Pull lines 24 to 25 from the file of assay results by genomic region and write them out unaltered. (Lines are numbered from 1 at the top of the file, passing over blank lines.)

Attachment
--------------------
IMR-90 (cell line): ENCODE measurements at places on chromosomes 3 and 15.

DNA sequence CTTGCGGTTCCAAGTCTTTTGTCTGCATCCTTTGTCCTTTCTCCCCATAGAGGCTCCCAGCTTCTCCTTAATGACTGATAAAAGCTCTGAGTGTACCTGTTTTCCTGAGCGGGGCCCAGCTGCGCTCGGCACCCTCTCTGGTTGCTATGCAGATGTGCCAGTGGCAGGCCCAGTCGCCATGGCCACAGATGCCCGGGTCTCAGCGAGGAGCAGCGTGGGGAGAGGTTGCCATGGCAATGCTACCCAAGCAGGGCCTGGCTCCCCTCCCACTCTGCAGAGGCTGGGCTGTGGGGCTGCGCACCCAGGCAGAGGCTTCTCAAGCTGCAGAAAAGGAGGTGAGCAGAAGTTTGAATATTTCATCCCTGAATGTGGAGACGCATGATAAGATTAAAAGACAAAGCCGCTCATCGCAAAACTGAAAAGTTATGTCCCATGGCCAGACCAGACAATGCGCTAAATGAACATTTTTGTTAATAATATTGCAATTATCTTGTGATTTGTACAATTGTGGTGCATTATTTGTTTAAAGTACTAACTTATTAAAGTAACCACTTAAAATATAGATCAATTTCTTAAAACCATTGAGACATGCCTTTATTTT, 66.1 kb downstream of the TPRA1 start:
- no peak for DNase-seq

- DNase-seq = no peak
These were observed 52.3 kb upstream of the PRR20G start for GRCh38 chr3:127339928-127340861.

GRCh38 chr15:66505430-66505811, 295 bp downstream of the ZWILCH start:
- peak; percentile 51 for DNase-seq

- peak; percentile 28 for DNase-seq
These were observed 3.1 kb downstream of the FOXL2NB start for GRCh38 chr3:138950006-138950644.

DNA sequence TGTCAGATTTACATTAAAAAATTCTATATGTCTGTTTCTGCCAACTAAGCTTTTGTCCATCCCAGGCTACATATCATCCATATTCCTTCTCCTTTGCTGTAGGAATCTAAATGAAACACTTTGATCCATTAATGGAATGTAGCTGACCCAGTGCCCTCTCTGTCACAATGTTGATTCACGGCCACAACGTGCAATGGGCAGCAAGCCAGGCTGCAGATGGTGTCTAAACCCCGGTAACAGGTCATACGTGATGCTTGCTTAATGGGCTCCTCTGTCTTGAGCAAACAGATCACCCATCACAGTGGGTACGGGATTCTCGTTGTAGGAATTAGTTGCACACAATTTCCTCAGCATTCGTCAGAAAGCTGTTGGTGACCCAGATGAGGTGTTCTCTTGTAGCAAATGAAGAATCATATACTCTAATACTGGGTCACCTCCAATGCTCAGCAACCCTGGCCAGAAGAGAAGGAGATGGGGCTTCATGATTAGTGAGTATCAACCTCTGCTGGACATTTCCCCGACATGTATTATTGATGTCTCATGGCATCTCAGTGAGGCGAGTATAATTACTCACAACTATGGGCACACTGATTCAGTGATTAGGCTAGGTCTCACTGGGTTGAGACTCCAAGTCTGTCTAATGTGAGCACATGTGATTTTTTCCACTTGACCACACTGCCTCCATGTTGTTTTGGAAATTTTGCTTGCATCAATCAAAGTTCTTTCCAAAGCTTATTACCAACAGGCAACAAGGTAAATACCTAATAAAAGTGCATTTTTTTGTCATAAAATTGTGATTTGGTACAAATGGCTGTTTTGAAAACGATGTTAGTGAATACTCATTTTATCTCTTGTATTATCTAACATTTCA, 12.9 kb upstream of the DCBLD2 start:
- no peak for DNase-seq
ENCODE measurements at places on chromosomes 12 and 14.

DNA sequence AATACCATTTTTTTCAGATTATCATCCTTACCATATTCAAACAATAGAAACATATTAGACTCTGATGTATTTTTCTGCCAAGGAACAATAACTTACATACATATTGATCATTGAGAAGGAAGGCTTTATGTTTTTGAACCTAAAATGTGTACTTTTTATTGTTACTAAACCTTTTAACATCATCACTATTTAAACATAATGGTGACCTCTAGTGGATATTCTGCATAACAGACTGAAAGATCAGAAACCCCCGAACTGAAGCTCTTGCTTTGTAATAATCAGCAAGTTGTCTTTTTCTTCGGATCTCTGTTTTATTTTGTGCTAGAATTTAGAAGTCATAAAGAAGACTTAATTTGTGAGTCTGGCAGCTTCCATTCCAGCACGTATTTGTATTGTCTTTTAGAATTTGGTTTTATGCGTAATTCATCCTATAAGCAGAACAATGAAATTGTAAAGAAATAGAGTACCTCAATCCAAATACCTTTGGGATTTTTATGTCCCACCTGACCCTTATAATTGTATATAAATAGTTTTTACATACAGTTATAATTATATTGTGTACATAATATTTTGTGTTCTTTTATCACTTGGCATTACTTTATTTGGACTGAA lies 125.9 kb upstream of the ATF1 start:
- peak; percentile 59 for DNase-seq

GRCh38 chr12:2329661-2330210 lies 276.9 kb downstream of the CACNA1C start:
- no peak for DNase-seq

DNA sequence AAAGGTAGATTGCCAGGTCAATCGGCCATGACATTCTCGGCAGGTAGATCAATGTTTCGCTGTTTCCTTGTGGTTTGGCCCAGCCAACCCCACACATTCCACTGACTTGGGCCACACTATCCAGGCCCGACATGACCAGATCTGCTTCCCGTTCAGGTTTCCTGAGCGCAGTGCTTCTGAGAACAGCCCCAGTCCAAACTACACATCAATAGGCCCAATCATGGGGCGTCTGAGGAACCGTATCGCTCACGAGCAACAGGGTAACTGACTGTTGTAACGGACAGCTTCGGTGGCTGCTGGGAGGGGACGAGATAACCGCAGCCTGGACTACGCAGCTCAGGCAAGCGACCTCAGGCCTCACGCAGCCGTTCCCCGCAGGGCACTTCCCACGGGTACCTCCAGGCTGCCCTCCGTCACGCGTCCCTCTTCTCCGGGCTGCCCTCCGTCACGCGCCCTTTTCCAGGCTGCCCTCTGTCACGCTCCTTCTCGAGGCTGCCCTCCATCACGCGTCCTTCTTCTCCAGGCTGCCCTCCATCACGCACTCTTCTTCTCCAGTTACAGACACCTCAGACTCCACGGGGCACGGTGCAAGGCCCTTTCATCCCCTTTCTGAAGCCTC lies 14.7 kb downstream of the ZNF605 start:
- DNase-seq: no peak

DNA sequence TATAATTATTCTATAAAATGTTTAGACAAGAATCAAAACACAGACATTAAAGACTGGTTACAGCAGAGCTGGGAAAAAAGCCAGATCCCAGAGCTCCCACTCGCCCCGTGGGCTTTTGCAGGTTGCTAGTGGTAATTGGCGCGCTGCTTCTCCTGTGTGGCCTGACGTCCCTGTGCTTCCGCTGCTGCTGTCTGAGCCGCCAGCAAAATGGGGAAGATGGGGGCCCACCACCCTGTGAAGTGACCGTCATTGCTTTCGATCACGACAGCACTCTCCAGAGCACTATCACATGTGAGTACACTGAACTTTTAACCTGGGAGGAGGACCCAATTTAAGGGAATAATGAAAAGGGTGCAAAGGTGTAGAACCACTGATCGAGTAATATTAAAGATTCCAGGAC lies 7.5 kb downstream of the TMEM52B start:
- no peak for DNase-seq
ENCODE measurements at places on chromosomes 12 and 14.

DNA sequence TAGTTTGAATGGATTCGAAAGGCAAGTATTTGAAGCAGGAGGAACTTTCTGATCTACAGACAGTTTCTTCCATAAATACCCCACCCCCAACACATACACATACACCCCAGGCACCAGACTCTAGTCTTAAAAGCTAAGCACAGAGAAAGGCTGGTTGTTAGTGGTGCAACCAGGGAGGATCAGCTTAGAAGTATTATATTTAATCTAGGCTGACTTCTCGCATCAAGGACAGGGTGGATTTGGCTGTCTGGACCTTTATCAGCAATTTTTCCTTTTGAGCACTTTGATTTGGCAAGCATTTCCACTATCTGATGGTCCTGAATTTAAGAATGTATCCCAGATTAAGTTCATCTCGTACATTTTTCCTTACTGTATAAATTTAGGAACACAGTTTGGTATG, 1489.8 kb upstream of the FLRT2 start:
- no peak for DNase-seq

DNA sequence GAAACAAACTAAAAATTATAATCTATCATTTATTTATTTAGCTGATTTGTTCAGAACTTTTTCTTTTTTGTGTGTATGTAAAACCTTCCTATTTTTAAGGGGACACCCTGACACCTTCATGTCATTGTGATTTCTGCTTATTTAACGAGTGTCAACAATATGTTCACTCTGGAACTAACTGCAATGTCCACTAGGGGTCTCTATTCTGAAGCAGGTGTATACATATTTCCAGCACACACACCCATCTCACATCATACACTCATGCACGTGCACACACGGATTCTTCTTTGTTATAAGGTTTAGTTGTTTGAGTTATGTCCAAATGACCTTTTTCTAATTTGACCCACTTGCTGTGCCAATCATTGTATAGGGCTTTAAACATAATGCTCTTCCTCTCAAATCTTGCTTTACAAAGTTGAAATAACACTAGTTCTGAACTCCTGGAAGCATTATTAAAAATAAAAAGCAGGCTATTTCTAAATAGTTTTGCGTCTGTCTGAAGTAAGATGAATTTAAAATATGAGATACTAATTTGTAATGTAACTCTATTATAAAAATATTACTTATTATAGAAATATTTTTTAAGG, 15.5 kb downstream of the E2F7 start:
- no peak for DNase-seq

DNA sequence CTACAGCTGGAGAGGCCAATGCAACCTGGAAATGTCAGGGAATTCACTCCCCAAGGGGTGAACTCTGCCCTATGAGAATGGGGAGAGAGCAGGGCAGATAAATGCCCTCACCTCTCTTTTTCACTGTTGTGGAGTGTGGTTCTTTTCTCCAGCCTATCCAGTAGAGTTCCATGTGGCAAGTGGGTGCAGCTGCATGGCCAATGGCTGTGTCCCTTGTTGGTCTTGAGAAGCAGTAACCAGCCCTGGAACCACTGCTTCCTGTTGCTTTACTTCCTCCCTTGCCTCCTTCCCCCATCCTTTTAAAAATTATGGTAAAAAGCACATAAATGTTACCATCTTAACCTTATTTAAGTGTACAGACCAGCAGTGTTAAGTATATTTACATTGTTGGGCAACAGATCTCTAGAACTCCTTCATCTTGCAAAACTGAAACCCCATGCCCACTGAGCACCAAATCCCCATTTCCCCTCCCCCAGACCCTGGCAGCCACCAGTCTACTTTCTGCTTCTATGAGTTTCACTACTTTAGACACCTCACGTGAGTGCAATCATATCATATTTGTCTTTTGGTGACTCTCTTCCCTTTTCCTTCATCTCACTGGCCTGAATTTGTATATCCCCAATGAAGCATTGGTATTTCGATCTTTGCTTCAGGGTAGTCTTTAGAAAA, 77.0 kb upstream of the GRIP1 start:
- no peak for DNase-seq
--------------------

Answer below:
DNA sequence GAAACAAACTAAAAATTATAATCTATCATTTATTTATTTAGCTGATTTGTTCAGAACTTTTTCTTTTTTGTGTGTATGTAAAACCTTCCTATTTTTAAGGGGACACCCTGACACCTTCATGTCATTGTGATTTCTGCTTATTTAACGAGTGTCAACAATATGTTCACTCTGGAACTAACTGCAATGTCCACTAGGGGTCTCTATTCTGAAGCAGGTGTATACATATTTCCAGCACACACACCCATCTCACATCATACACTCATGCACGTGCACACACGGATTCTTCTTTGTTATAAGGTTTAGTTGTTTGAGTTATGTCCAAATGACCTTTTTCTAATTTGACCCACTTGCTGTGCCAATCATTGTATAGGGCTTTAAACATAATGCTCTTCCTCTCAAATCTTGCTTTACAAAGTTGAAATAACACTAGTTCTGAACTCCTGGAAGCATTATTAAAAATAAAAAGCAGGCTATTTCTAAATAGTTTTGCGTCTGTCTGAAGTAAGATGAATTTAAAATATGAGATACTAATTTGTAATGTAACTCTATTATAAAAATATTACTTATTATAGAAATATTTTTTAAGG, 15.5 kb downstream of the E2F7 start:
- no peak for DNase-seq